Sorrento is a popular tourist destination which can be reached easily from Naples and Pompeii, as it lies at the south-eastern end of the Circumvesuviana rail line. The town overlooks the Bay of Naples as the key place of the Sorrentine Peninsula, and many viewpoints allow sight of Naples itself, the Vesuviusand the Isle of Capri.


    The Amalfi Drive (connecting Sorrento and Amalfi) is a narrow road that threads along the high cliffs above the Tyrrhenian Sea.

    The name Sorrento has not clear origins. Maybe it comes from the Roman Surrentum or from the Greek verb Surreo. Legends indicate a close connection between Lipara and Surrentum, as though the latter had been a colony of the former; and even through the Imperial period Surrentum remained largely Greek. The oldest ruins are Oscan dating from about 600 BC.

    According to the Roman historian Diodorus Siculus, Sorrento was founded by Liparus, son of Ausonus, who was the son of Ulysses and Circe.

    In the pre-Roman age Sorrento was influenced by the Greek civilization: this can be seen in its plant and in the presence of the Athenaion, a great sanctuary, also, according to the legend, founded by Ulysses and originally devoted to the cult of the Sirens.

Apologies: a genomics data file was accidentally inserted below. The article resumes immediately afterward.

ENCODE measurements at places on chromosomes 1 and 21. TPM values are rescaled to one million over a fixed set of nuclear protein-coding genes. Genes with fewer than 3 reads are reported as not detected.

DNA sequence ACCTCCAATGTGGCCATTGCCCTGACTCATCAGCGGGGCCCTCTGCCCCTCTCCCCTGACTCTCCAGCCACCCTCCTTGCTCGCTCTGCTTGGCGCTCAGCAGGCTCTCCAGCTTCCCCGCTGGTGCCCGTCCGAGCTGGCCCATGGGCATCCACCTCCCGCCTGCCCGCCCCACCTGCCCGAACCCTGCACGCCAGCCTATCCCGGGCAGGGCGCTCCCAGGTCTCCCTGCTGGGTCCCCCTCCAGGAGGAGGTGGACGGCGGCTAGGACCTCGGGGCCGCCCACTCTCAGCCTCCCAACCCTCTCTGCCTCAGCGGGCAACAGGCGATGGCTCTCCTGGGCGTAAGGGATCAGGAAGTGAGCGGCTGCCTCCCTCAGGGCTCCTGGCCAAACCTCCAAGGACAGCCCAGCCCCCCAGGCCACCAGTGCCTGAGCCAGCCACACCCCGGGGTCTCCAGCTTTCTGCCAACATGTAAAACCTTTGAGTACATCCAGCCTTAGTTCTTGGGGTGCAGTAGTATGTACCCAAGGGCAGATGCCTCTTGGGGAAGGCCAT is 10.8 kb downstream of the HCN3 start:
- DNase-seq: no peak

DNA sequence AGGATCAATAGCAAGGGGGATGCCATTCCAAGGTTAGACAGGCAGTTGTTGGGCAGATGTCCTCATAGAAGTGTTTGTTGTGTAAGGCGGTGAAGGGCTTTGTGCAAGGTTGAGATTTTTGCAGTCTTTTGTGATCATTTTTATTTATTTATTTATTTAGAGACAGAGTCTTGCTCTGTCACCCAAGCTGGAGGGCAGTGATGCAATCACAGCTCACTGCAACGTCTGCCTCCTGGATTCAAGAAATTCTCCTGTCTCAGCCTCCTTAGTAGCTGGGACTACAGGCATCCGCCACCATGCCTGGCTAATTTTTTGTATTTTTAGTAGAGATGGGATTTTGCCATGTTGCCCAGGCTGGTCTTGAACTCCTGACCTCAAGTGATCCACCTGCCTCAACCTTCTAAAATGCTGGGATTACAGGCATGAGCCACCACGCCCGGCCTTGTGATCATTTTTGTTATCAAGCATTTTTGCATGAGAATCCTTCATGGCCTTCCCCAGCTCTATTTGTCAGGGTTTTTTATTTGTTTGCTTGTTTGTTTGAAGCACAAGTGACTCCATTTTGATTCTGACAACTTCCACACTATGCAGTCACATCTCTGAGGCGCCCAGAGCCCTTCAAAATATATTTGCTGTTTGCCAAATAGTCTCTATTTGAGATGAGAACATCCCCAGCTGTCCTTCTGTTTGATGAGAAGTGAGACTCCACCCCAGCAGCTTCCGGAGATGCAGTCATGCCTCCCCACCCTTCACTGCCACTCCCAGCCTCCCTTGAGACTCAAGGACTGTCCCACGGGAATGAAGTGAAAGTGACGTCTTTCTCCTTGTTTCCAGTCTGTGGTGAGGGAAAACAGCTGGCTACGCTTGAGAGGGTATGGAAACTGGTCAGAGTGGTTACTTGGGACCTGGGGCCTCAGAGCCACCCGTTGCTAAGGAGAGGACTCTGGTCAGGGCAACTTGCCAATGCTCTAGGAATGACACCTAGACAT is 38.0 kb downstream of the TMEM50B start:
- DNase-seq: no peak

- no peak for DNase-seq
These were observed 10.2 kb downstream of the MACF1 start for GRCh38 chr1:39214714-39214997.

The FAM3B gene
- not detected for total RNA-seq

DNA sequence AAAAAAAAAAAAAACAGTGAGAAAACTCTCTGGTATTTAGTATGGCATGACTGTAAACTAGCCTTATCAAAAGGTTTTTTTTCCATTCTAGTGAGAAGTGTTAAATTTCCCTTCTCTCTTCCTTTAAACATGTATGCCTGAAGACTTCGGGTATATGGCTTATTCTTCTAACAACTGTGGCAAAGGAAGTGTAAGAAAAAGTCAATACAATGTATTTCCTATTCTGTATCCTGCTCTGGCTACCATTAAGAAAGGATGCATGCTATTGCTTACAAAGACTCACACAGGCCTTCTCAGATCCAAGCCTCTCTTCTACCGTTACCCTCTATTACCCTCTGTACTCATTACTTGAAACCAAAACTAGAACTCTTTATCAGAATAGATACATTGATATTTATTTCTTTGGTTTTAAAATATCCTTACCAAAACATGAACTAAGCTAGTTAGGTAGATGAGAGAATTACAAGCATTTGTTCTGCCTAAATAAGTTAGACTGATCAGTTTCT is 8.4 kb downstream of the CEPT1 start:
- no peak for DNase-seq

Sorrento became an archbishopric around 420 AD. After the fall of the Western Roman Empre, it was ruled by the Ostrogoths and then returned to the Eastern Empire. The Lombards, who conquered much of southern Italy in second half of the 6th century, sieged it in vain.

    In the following centuries the authority of the far Byzatium empire faded, Sorrento became an autonomous duchy. It fought against the neighbour/rival Amalfiand the Saracens, and in 1133 it was conquered by the Normans. From this point, Sorrento's history followed that of the newly created Kingdom of Sicily.

    Sorrento entered into the Neapolitan Republic of 1799.

    In the 19th century the economy of the city improved markedly, favoured by the development of agriculture, tourism and trade.

    A route connecting Sorrento to Castellammare di Stabia was opened under the reign of Ferdinand II (1830?1859).

    In 1861 Sorrento was officially annexed to the new Kingdom of Italy. In the following years it confirmed and increased its status of one of the most renowned tourist destinations of Italy, a trend which continued into the 20th Century. Famous people who visited it include Lord Byron, Keats, Goethe, Henrik Ibsen and Walter Scott.